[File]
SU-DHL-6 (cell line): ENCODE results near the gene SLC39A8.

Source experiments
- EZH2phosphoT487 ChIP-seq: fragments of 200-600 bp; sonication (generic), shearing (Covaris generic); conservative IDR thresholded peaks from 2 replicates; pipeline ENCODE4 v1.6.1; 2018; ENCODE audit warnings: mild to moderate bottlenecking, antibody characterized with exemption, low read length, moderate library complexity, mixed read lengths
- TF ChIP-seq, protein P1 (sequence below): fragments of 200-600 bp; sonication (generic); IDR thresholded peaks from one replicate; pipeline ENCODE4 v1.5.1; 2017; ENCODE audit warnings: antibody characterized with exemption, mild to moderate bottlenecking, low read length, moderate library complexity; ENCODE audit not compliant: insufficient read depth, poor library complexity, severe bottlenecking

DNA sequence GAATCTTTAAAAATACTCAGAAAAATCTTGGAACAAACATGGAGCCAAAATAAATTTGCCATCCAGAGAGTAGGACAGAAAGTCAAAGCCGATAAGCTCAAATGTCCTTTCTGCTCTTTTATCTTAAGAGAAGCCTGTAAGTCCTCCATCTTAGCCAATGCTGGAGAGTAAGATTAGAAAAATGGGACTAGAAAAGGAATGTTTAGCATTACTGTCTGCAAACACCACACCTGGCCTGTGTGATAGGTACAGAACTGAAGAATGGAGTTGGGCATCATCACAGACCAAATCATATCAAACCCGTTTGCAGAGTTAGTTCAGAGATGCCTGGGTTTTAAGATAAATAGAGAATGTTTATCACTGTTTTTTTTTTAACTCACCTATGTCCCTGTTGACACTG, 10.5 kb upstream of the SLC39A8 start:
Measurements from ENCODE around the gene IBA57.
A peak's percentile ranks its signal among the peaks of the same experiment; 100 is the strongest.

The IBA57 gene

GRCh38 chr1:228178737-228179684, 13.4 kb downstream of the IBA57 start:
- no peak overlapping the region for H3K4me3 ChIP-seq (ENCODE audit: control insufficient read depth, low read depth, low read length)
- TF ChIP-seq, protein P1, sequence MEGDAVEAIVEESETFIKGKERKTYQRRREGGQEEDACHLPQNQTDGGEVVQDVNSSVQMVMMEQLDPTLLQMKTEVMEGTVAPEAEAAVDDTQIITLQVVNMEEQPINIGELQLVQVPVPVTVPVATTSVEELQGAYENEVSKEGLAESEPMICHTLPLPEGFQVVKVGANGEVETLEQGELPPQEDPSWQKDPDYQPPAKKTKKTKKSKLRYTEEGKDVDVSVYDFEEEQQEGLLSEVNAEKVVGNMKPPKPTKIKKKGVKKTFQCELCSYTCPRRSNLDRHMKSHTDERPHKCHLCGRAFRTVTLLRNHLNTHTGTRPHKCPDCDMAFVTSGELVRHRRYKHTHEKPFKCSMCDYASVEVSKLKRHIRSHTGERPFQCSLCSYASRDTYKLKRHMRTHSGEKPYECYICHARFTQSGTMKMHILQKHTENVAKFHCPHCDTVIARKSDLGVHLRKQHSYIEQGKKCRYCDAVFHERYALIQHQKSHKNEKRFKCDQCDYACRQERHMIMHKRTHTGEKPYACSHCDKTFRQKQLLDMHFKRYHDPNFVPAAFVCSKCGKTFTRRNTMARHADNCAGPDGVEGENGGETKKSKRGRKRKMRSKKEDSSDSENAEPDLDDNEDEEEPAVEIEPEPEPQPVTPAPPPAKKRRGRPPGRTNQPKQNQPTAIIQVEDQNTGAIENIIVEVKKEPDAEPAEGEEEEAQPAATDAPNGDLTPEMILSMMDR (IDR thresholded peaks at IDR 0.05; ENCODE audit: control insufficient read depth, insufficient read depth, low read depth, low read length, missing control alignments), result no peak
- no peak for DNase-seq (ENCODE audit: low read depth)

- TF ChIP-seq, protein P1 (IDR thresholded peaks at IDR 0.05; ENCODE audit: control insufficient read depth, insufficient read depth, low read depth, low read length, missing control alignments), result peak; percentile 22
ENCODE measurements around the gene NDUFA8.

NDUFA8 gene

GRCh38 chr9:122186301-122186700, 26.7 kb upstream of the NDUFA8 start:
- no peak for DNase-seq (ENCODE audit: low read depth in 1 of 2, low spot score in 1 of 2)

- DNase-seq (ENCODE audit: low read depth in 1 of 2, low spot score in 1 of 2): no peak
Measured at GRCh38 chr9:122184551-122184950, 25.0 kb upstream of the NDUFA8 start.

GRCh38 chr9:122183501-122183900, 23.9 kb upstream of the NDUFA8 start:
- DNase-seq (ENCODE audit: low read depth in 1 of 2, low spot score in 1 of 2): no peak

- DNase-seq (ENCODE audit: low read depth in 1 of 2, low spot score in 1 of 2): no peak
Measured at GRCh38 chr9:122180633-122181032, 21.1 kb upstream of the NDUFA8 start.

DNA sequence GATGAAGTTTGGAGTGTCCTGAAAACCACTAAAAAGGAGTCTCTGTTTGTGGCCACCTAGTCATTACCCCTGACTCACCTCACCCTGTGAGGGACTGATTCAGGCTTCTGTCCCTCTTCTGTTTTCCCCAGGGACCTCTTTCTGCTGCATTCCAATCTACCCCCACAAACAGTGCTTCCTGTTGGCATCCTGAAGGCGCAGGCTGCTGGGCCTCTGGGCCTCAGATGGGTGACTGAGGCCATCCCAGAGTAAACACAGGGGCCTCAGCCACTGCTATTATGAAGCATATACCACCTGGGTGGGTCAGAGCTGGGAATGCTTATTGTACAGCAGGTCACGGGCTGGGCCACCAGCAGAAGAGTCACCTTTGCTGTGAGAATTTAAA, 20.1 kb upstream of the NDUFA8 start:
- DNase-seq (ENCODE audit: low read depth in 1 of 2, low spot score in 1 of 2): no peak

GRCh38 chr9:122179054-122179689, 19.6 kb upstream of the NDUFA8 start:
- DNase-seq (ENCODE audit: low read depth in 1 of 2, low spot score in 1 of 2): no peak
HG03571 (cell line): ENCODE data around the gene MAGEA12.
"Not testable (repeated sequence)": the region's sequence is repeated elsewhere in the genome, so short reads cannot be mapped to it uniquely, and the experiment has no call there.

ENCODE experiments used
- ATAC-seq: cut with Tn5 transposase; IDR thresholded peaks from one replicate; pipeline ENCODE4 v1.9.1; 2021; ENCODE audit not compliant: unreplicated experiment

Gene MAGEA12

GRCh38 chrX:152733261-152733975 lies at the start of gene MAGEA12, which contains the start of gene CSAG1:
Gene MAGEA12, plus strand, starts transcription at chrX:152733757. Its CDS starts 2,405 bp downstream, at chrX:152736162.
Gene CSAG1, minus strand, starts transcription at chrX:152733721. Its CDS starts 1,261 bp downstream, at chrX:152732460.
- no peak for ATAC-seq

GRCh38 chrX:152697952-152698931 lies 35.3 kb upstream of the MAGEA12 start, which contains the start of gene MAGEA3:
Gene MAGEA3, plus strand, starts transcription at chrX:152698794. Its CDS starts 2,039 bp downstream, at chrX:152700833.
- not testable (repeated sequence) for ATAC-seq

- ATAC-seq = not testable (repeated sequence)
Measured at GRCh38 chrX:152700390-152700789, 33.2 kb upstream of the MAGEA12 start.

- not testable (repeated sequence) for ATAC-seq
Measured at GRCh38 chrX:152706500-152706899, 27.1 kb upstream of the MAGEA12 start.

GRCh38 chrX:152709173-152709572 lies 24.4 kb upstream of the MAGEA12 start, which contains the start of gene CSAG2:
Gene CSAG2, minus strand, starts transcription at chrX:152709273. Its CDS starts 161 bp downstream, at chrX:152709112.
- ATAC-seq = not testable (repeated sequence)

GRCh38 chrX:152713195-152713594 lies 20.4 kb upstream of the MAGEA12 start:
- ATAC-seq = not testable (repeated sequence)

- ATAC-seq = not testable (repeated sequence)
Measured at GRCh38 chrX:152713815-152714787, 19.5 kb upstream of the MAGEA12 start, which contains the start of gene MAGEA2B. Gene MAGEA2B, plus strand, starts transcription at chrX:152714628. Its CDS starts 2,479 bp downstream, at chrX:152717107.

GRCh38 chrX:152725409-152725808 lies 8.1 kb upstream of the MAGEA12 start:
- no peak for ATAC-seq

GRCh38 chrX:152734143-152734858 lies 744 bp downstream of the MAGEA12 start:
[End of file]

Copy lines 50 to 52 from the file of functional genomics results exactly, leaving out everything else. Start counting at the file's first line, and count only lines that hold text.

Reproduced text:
Measured at GRCh38 chrX:152713815-152714787, 19.5 kb upstream of the MAGEA12 start, which contains the start of gene MAGEA2B. Gene MAGEA2B, plus strand, starts transcription at chrX:152714628. Its CDS starts 2,479 bp downstream, at chrX:152717107.

GRCh38 chrX:152725409-152725808 lies 8.1 kb upstream of the MAGEA12 start:
- no peak for ATAC-seq